So we are in need once again, and we hardly even know it. Even so, our God does not cease His giving when we’ve ceased ours. He gives His Son, who is God from eternity and Man in time, in creation. He gives Him to be our Lord, though we only want ourselves as lord. But He will still pay the price with His holy, precious blood and with His innocent suffering and death, so that we will belong to Him and live under Him in His gracious, giving Kingdom (Small Catechism, Explanation to the Second Article of the Creed). And what is there to say to the one who, all by Himself, frees us from our slavery to sin, death, and the devil? Only thanksgiving.
The Greek word is “eucharist,” which came to be one of the names used for the Holy Supper of the Lord. We call it that, not because it is something we are offering to Him, but because He gives thanks and blesses the bread and the cup, so that they are multiplied to His people as His own crucified and resurrected Body and Blood.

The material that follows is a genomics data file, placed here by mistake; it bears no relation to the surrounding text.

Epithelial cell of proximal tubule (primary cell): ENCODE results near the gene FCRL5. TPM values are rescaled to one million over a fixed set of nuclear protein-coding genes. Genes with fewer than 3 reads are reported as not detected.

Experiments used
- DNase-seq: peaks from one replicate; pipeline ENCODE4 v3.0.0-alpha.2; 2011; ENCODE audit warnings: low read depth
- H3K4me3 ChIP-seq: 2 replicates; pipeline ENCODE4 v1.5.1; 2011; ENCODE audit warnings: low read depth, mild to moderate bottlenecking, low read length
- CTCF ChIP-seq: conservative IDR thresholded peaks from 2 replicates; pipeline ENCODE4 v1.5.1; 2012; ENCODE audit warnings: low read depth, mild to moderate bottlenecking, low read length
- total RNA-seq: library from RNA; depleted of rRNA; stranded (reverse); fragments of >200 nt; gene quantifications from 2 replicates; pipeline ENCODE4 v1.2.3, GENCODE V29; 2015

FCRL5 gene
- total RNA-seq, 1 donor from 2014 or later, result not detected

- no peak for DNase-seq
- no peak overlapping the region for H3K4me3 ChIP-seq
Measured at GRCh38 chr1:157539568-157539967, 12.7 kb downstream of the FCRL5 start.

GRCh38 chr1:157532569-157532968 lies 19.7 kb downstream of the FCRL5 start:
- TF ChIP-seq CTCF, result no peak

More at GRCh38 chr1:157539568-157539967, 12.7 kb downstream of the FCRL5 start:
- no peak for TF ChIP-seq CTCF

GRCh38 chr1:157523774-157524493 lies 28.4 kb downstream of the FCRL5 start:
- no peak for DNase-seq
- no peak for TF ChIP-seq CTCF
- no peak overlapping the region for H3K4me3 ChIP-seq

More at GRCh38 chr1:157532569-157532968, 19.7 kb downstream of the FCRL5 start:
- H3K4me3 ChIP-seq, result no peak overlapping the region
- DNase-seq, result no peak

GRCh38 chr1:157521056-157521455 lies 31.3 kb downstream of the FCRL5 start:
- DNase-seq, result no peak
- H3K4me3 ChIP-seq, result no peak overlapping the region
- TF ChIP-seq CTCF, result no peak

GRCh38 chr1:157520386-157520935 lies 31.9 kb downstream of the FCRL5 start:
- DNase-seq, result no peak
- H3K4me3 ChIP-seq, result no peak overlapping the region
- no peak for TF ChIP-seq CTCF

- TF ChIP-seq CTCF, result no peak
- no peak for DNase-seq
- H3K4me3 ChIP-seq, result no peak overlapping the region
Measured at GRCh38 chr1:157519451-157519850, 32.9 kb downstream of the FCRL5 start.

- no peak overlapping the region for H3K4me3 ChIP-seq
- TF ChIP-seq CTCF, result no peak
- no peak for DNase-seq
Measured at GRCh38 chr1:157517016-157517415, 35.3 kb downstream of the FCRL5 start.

And even more: the psalmist says, “What shall I render to Yahweh for all his benefits to me?” What can I give back to the Lord for everything He has given me? And what a strange answer: “I will [receive] the cup of salvation and call on the name of [Yahweh].” What shall I give? I shall receive. Gift upon gift upon gift.
“O Yahweh, I am your servant; I am your servant, the son of your maidservant. You have loosed my bonds. I will offer to you the sacrifice of thanksgiving and call on the name of Yahweh” (Psalm 116:12-13, 16-17). The one who believes—who knows that all these benefits of body and soul come from God—will call on the name of the Lord and be saved. He has done all this so that I may be His own, live under Him in His Kingdom, and serve Him in everlasting righteousness, innocence, and blessedness, just as He is risen from the dead and lives and reigns to all eternity (SC, Explanation to the Second Article).
But I didn’t come to this faith on my own. I didn’t create it or make it or will it, any more than I created or made anything else. It, too, is given to me by the Holy Spirit of God. He called me by the Word, proclaiming Jesus in my ears and opening my mind and my heart. He enlightened my blindness with His gifts. He keeps me in the true Church of Jesus, in spite of myself. He gives me Jesus as my holiness in place of my unholiness. And He delivers to me daily the forgiveness of Christ’s death and resurrection, until the final Day, when He will raise up all people and give eternal life to all believers in Christ.